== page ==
Bling is back. That's the message from the European luxury groups that have reported profit over the past few weeks. But valuations are getting to be as expensive as a Birkin handbag.
Hermes International and LVMH Moet Hennessy Louis Vuitton SE reported strong fourth quarter sales, while Salvatore Ferragamo SpA set out plans to expand at twice the market rate through to 2020. Kering, which reports its full-year earnings on Friday, may be boosted by the turnaround at Gucci.
These reports are flattered to some extent by easy comparisons with the period a year ago, when China was suffering from stock market gyrations, and many of the nation's shoppers had put off trips to Europe after the terrorist attacks on Paris.
Even so, a broader-based recovery is taking hold.
Chinese big spenders are back. Some luxury brands have even pointed to improvements in Hong Kong and Macau, the regions hardest hit by China's anti-extravagance campaign. Life in the "hard" luxury market of watches and jewelry, where difficulties looked more entrenched, may be getting easier.
While 2016 was the worst year for Swiss watch exports since the financial crisis, over the past few months, declines have been less steep. And that is reflected in positive comments from Cie Financiere Richemont SA and The Swatch Group AG.
The outlook for the European luxury brands looks more positive than it did a year ago, but valuations are also much richer. They're up with events, and without a significant acceleration in sales from here, or an M&A boom, it's not clear how much further they have to run.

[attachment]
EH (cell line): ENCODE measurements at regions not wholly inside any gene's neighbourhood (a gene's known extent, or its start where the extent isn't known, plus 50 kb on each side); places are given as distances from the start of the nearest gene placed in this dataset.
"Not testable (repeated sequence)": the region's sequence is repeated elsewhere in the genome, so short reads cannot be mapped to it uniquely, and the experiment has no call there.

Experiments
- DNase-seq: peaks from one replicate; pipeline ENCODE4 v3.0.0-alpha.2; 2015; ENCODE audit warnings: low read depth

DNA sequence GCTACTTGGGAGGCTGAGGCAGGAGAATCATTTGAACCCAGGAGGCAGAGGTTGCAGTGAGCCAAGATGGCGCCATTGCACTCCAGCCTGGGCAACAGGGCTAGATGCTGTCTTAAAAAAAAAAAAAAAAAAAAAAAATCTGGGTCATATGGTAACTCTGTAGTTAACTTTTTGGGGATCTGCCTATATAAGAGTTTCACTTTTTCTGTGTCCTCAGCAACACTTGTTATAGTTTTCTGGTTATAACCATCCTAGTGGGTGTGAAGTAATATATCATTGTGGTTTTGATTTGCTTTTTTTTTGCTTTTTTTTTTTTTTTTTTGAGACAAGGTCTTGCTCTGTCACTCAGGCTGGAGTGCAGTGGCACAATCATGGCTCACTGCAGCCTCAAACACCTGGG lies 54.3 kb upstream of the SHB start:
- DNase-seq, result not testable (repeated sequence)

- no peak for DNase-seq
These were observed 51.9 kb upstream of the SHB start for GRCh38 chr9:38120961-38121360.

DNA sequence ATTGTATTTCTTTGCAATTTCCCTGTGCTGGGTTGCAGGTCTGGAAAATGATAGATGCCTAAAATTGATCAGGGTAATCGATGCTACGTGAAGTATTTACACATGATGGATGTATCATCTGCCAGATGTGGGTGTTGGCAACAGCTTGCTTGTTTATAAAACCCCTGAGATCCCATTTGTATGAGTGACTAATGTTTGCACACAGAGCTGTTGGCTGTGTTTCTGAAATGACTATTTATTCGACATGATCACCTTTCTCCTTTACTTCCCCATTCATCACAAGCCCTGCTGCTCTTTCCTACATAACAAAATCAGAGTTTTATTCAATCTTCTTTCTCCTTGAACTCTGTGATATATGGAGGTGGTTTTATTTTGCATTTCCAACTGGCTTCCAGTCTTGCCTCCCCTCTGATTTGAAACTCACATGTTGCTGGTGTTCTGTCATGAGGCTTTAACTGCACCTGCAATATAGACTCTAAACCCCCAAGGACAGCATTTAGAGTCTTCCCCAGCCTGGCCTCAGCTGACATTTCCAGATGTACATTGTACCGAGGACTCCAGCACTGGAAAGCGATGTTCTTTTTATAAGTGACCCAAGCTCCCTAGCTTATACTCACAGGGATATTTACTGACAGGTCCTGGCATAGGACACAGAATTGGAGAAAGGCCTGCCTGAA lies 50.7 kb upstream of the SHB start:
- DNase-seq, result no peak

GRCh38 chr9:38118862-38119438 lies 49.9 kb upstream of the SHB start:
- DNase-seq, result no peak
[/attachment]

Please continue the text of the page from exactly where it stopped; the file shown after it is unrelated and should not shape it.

The Bloomberg Intelligence Luxury Peer Group has risen by 20 percent over the past year. It trades on a price earnings ratio of 18.6 times, ahead of both the MSCI global consumer durables and apparel index and the S&P 500.
There are certainly some good reasons to be optimistic about the luxury climate. China's strength should continue, while tax cuts for wealthy Americans might stimulate demand for designer clothes and fancy watches once more.
Analysts at Exane BNP Paribas forecast that the luxury market could rebound to growth of more than 5 percent in the first half of this year. That's a big jump from a broadly flat market in 2016.
What's more, the prospects for M&A are rising, with the big luxury goods groups having plenty of firepower for deals. Burberry Group Plc, Michael Kors Holdings Ltd. and Tiffany & Co. have all been mooted as potential targets. The more benign environment and stronger performance at Puma might finally prompt Kering to part with its 86 percent stake.
But comparisons will get harder in the second half. Luxury's first green shoots emerged in the final six months of 2016, so companies can't count on sales figures being flattered to the same extent as they were in the first half. And some political uncertainty remains, from President Donald Trump's policies on trade and a swathe of European elections from France to Germany. Luxury thrives when consumers feel happy and confident. That looks to be the case right now but can't be counted on forever.
Valuations suggest a full-on bling extravaganza. But that party might not last forever.
This column does not necessarily reflect the opinion of Bloomberg LP and its owners.
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